Plymouth Hoe is a beautiful spot near the city centre, overlooking the sea (Photo: Hannah Awcock).
Plymouth is a city of a quarter of a million people on the south coast of Devon, close to the border with Cornwall. There has been a settlement there for hundreds of years, and the city has had some brushes with radicalism during that time. For example, the Pilgrim Fathers sailed from Plymouth for the New World (America), in 1620. They left because they were not allowed to practice their Puritan Calvinist beliefs in England. In December 1913, Emmeline Pankhurst was due to be arrested as soon as she arrived back from the United States. The boat she was on was due to dock in Plymouth, and suffragettes descended on the city, determined to prevent this. Emmeline was arrested before the boat docked, and over the following months the city was targeted for revenge attacks of what were considered to be ‘cowardly’ arrest tactics. For the last century, the city has been an important site of naval shipbuilding. As such, it was targeted for aerial bombing during WW2, in what became known as the Plymouth Blitz. As a result significant parts of the town had to be rebuilt after the war, and there are few historic buildings in the town centre.
When I visited the city recently, I found a wide variety of protest stickers, more than I would normally expect for a town of its size. Below are images of what I found.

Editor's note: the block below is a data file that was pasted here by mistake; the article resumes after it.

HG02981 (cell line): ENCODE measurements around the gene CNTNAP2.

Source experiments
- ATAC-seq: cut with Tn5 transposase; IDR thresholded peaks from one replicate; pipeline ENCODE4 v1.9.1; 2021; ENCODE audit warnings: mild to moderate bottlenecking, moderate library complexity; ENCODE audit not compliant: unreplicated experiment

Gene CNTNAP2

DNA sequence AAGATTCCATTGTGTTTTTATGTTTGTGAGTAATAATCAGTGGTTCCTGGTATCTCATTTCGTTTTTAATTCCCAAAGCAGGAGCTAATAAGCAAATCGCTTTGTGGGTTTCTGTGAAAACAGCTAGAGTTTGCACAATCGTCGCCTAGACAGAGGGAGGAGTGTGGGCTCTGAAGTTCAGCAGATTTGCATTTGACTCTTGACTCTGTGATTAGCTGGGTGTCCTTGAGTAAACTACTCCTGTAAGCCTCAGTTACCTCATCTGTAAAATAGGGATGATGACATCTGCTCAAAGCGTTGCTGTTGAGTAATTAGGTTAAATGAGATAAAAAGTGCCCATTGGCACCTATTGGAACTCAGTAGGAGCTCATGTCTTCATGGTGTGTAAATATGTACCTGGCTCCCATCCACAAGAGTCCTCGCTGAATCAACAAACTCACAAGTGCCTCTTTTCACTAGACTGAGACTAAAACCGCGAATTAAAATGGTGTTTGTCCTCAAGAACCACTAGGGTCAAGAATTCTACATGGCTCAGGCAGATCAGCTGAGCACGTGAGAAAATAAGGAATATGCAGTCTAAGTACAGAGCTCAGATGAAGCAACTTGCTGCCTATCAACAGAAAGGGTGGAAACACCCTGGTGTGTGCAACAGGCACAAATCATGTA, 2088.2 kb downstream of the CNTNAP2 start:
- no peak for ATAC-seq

Charles Church is one of the few historic buildings that was left standing after the Plymouth Blitz. It is now a memorial to those who were killed during the bombing. (Photo: Hannah Awcock).
I found several stickers around Plymouth imploring people not to vote Conservative. This one is making reference to the party’s support for fox hunting (Photo: Hannah Awcock).
@sozfortheinconvenience is a Plymouth-based Instagram account that specialises in “fighting patriarchy and insulting people kindly one sticker at a time.” Personally, I am a big fan of polite sarcasm (Photo: Hannah Awcock).
This sticker isn’t obviously associated with any specific protest group or organisation. Its bold text and bright colours are quite effective (Photo: Hannah Awcock).
Earthlings is a 2005 documentary about the treatment of animals in factory farms, research labs, and other similar situations. It is often referenced on pro-Vegetarian/Vegan protest stickers (Photo: Hannah Awcock).
This sticker argues against borders. It was produced by CrimethInc., an anarchist collective that promotes alternative thoughts and actions. (Photo: Hannah Awcock).
In contrast to the previous sticker, this one is promoting one of the most common pro-Brexit arguments, that it would give Britain the ability to ‘take back control’ of our government and our borders. Take Back Control organises pro-Brexit events in several locations around the country, including Plymouth (Photo: Hannah Awcock).
There is a quote in A Knight’s Tale about how love should always end with hope. I think blog posts should end with hope every once in a while too (Photo: Hannah Awcock).
Sources and Further Reading
Rowbotham, Judith. “The Suffragettes and Plymouth.” Plymouth University. Last modified 5th November 2015, accessed 26th February 2018. Available at https://www.plymouth.ac.uk/news/pr-opinion/the-suffragettes-and-plymouth